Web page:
When organizing an event which produces more than 85 decibels of sound, you're obligated to monitor the decibel levels. But how exactly do you do that? Which matters require your attention? Kevin asks these questions to an expert in the field: Marcel Kok.
When organizing an event which produces more than 85 decibels of sound, you're obligated to monitor the decibel levels. But how exactly do you do that? Which matters require your attention? I ask these questions to an expert in the field: Marcel Kok.
Hi Kevin, goodday.
Thank you for coming over to our studio. Today we're going to talk about decibels and how to measure them. But if you have to measure decibels on an event, where would you start?
I would start with reading the license carefully. And by reading what maximum level is allowed, for instance 95 dB(A) or 100 dB(A) or maybe something else.
I see you brought a lot of devices over here. What's the difference between them? Well, for example: you have the quite affordable Class 2 sound level meters, of a few hundred euros. You can find them on the internet. They give a quick detail of the sound level. You can measure it everywhere for not too much money. The second one, the most expensive one, is the official Class 1 sound level meter with a lot of options. Those are for the official investigations in acoustics. And the third one, widely used at events, mostly at front-of-house is the notebook version with sound level meter.
And if you organize an event, which version do you absolutely need? Is the cheapest enough or do you need something else?
That's not enough because the law says you need a log file of the results and therefore you need a computer.
Or this one, but this display is not very bright and large. And it's very easy if you're at the sound-desk to follow what's happening? And from your experience: what do you see most? Is it the sound technician himself or is it some expert you need on the event to follow-up?
Well, if you have a quite small event with for instance one area, you can ask the PA-rental company to take a company with them, or rent a computer for a few hundred euros a day. And you can watch the results yourself or a sound engineer. When you have five or seven areas; a much more complicated festival, you can still rent the measurement computers but you need a person who is installing the systems in time, and who takes the systems at the end of the show and who keeps the logging files.
But also someone who can react to things that happen at the event, I suppose?
Yeah, you need a consultant when the problems are bigger. When you have problems with the license, or problems with the neighbor, problems with the government, problems with management of artists, discussions; then you need a consultant.
And that's something you need to decide up-front? You can't decide that on the moment of the event itself; then it's too late to call somebody.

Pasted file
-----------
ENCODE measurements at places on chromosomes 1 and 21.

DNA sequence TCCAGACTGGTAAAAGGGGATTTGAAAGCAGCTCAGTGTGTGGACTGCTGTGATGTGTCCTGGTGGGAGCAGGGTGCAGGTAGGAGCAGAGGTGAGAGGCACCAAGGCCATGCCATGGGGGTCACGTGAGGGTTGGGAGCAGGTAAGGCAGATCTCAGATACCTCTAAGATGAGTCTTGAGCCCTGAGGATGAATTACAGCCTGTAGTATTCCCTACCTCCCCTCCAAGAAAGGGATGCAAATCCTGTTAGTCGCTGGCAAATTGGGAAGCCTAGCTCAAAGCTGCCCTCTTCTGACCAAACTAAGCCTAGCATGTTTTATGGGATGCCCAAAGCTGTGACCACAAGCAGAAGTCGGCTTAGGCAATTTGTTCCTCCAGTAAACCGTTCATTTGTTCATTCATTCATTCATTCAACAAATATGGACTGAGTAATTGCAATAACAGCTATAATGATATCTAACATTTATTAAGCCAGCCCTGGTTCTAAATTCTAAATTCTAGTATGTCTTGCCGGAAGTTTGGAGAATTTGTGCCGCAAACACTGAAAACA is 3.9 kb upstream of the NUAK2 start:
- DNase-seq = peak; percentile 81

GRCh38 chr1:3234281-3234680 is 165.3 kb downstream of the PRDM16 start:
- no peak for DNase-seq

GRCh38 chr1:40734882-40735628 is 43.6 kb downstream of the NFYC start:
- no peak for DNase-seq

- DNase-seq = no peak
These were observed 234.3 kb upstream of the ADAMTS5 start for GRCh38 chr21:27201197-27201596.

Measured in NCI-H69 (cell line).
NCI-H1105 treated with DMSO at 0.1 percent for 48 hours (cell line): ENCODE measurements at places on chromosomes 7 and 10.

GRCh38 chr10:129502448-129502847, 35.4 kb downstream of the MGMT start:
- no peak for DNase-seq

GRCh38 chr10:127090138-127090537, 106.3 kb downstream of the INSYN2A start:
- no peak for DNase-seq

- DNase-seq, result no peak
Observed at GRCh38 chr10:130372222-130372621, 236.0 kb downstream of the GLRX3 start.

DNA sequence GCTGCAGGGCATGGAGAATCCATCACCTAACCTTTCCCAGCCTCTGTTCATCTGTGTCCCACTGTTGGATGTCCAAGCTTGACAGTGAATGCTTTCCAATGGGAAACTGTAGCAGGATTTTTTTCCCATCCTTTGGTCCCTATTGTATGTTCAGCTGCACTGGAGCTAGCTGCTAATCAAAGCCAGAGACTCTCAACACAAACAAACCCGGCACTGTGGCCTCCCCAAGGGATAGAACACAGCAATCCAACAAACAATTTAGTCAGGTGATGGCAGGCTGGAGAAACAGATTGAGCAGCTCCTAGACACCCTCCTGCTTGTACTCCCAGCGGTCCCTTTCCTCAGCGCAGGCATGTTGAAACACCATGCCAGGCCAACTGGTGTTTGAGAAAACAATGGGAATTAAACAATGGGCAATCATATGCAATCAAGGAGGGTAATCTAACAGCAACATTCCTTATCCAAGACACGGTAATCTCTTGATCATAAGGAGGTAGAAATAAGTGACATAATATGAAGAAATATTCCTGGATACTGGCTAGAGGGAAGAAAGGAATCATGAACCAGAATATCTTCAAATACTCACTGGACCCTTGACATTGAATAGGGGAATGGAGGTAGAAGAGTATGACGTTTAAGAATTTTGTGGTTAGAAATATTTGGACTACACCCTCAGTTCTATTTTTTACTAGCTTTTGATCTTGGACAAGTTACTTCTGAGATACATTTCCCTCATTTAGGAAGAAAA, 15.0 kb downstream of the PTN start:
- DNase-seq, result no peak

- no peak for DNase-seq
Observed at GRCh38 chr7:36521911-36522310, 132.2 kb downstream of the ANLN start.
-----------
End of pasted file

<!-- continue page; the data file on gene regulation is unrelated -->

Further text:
Yes that's true, but promoters who are producing a festival; five to seven areas... They do that the whole year, every year. And that is business as normal; they hire a tax consultant, a security consultant and for the decibel problems an acoustic consultant.
The next question then is of course: where do you put the microphones to measure the decibel levels?
The law says it's to protect the audience from too much noise, so you have to place the microphone in the middle of the audience. It's more convenient to do it at the front-of-house position. Unless the front-of-house position is not somewhere in the middle, but for instance up or under a balcony.Which is a quite wrong position, by the way.
But then you have a difference with what you measure in the center of the audience?
Yes, and you can correct the difference in the computer program. Quite simple: you measure 100 dB(A) on the middle of the floor, and you go to the front-of-house and you have 97 or 92 dB(A). And you can watch the difference. You know the difference and you add or subtract it, okay.
But isn't there a difference... You say: the law is to protect the people at your event, but I can imagine that if you are close to the speakers and not in the center of your event, that the decibel levels are higher over there.
Well, with larger events: with the barriers and the modern line arrays, you always have a distance of a few meters to the first loudspeaker. And the line array takes care of an equal sound-pressure level from the front to the back of the audience area.
So you don't have that problem over there?
No, you can have that problem in small venues, for instance bars, youth centers, where loudspeakers are stacked just on the stage or in front of the stage, and then sometimes you have a very minimal distance between the audience and the loudspeakers. You should take care of one to two meters.
You also hear some technicians talk about measuring at multiple spots. Why should you do that?
Well, you can do that, but let's keep it simple: one measurement point and one number to watch.
Okay, that's easy to follow and to react on.
Yes, you shouldn't measure peak-levels because that makes it more complicated. And music is dynamic, so don't cut up the peak-levels. It's very simple: an average over 15 minutes.
Okay, so if we go loud, we don't see: "now it goes up for just a second", but we see an average over a certain time?
Yeah, you can see it here: it goes up, it goes down, and that's very difficult to watch, so we monitor the equivalent noise level, that's the average noise level over 15 minutes.
Okay Marcel, thank you for all the advice.
And you at home; thank you for watching our show. I hope to see you next week.